A South African participant, Ron Kunene of Montlekar Holdings International, punctuated the misgivings with an observation on his own country. Since ending the apartheid system of white domination in 1994, non-white South Africans “might say we have political freedom,” Kunene said. “The economic freedom, 98 percent of it is still in the hands of the white folks.”

There was some limited good news on that subject from Kevin Lyons, a professor of supply chain management at Rutgers University Business School. Lyons said political policies have eroded the national manufacturing base in the United States and exported jobs but pointed out that the city still has a functioning core of industries.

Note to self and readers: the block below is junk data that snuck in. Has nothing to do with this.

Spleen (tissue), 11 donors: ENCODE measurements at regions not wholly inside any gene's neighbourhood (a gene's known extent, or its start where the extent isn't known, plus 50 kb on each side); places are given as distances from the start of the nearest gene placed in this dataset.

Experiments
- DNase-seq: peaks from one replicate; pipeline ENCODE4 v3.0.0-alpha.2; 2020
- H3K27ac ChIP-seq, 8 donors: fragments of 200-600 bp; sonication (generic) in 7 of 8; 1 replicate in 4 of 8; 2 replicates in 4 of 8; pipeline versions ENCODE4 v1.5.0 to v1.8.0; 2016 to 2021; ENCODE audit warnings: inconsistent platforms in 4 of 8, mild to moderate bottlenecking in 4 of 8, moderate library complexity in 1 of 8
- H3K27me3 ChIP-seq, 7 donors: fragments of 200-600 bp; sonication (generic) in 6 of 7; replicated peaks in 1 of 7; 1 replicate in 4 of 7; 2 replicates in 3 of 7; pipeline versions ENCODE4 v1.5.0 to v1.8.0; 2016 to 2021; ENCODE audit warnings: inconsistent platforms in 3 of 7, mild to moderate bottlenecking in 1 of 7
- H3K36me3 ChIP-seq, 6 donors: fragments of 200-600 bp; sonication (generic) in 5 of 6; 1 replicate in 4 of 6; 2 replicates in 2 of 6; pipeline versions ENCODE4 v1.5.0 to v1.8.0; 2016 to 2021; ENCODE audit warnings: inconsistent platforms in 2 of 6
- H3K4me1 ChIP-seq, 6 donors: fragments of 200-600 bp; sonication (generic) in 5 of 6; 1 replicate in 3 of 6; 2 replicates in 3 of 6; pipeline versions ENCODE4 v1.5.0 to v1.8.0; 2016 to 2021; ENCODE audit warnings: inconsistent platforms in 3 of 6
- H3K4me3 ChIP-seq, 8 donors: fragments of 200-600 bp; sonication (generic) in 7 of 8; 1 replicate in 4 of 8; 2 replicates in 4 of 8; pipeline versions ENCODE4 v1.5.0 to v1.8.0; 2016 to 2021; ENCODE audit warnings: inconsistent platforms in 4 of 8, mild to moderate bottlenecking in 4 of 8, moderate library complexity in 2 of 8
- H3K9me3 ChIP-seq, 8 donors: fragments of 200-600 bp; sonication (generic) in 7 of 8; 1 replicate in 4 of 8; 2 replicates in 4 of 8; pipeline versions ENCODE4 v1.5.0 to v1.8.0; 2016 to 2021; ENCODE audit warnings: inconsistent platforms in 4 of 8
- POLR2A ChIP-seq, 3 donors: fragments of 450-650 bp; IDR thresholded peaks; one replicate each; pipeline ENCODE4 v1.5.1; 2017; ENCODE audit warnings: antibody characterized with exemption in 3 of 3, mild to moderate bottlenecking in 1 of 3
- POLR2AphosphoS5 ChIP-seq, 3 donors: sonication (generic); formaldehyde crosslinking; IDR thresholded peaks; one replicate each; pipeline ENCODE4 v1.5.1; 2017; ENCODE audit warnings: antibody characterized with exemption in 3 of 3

Most of the city’s 400-plus manufacturers may be small businesses employing a total of roughly 10,000 workers, but Lyons said they are diversified across a multitude of sectors, with ready access to transport and markets.

“It is safe to say that Newark is one of those rare cities that touches every part of the global economy,” he said.

But he singled out Newark Beth Israel — he and colleagues work with the hospital and its parent, Barnabas Health — as an example of how decisions by the city’s core businesses and institutions often ignore local small and medium-sized businesses.